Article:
Check out information on power sector in Mauritius.
The power sector in Mauritius has undergone drastic changes during the last few years. The country has moved from a state of almost complete dependence on petroleum products for electricity generation to a new position whereby most of the electricity is generated from coal and bagasse. The sugar industry has invested huge amounts to generate more electricity from bagasse during crop season and from coal during off-season. This development has been welcomed by the government’s Bagasse Energy Development Program (BEDP).
With the continuous rising cost of petroleum products and the devaluation of its currency vis-à-vis other major currencies, Mauritius has found itself with little option but to become proactive in finding other ways to generate electricity from alternative sources of energy. The government recognized this tendency in the early 1990sand acted accordingly by proposing the “Sugar Sector Strategy Plan”. The aim of this plan was to promote and encourage the setting up of bagasse/coal power plant. Bagasse is “freely” available in huge quantities in Mauritius as a sugar producing nation while coal is by far cheaper than other common fuels used for electricity generation. The sugar industries acted promptly on the incentive provided and since then, Mauritius has moved a long way from the traditional way of generating electricity using mainly petroleum products.
Fuel oil is the main source of energy used for electricity generation in Mauritius. The remaining electricity was generated using coal and bagasse. But soon, the country would enter a new era, where most of the electrical energy would be generated using bagasse/coal. This change has been possible thanks to massive investment from the private sector which currently provides for about 40% of the total electricity generated.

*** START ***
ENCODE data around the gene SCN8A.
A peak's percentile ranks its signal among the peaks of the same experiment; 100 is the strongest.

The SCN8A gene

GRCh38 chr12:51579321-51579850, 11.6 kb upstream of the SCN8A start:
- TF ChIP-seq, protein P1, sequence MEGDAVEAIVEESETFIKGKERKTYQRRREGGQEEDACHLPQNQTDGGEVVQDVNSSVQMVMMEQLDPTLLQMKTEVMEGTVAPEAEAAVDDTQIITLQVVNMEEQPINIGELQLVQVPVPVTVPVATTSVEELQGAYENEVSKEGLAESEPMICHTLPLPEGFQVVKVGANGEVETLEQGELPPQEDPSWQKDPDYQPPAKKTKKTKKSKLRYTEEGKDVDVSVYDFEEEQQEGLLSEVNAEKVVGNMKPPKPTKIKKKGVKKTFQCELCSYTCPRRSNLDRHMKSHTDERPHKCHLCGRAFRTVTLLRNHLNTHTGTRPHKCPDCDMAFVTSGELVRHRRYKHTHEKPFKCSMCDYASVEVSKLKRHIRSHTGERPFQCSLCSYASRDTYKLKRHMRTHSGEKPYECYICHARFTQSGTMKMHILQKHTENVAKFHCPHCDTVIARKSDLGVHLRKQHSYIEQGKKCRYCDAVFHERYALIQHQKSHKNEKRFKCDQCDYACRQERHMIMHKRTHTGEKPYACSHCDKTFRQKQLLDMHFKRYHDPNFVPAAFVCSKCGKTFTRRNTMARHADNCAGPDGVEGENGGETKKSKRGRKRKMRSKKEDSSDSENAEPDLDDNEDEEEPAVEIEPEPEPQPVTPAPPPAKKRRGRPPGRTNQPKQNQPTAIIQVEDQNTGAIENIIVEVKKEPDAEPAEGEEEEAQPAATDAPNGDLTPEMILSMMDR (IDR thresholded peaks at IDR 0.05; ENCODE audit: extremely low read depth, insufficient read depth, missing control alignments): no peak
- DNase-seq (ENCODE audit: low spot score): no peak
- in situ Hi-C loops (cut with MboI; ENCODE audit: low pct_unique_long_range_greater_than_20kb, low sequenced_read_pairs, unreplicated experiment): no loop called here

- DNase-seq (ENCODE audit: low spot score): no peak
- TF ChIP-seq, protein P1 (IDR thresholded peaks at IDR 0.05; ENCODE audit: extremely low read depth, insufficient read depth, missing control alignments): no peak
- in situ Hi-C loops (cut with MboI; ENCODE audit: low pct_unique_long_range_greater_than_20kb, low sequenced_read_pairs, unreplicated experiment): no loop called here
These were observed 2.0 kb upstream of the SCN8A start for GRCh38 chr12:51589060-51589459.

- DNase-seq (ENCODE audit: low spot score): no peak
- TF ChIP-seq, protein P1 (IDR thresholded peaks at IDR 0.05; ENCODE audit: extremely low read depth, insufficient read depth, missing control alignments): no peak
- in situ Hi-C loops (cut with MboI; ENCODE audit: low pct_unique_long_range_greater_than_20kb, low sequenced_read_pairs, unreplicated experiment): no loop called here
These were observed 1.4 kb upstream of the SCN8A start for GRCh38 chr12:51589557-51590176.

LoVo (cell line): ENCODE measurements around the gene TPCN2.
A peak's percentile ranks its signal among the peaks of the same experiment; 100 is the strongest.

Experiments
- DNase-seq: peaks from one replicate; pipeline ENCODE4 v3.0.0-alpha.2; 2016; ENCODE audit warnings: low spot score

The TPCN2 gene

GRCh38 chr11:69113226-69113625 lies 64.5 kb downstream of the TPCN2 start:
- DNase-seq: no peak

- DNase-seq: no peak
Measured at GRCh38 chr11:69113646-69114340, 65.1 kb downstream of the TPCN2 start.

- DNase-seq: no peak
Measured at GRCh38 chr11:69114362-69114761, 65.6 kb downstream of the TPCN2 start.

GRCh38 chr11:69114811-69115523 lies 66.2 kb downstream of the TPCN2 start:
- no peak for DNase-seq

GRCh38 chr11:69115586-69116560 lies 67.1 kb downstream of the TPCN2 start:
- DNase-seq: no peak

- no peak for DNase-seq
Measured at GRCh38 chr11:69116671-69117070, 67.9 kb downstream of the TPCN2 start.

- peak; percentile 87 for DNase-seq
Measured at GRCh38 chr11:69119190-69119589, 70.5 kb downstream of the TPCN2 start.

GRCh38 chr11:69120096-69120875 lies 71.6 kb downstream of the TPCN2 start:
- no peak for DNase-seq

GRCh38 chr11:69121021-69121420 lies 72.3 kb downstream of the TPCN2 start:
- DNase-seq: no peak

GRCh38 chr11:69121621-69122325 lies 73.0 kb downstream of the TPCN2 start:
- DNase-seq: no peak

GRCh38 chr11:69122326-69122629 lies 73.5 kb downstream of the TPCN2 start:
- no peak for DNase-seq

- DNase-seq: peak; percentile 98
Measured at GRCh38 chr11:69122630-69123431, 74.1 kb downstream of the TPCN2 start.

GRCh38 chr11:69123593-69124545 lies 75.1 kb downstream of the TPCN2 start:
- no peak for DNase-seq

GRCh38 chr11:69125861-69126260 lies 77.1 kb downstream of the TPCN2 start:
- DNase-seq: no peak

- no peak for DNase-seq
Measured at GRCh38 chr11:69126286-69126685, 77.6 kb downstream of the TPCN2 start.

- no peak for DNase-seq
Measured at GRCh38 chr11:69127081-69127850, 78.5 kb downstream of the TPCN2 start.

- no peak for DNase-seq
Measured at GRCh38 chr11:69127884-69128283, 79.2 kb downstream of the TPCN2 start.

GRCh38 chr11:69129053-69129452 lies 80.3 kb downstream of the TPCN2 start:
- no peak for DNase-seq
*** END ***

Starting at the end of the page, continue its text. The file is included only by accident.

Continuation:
Bagasse is the fibrous matter that remains after sugar cane is crushed, the juices extracted and fall into a category of fuel which is more commonly known as “biomass”. It has the great advantage of being carbon neutral, meaning that using it as a fuel does not contribute to the production of carbon dioxide and hence greenhouse effects. It is also readily available in abundance during half of the year. Mauritius produces about 6 million tons of sugarcane every year and about 35% of this is left as bagasse after processing.
Coal used in Mauritius is imported from South-Africa or Mozambique and is generally low in sulphur content. The main problem associated with coal-fired generation is with regards to its carbon-dioxide emission. Dust and ash residues are other issues which need attending to after combustion and secondary usages need to be identified for them.
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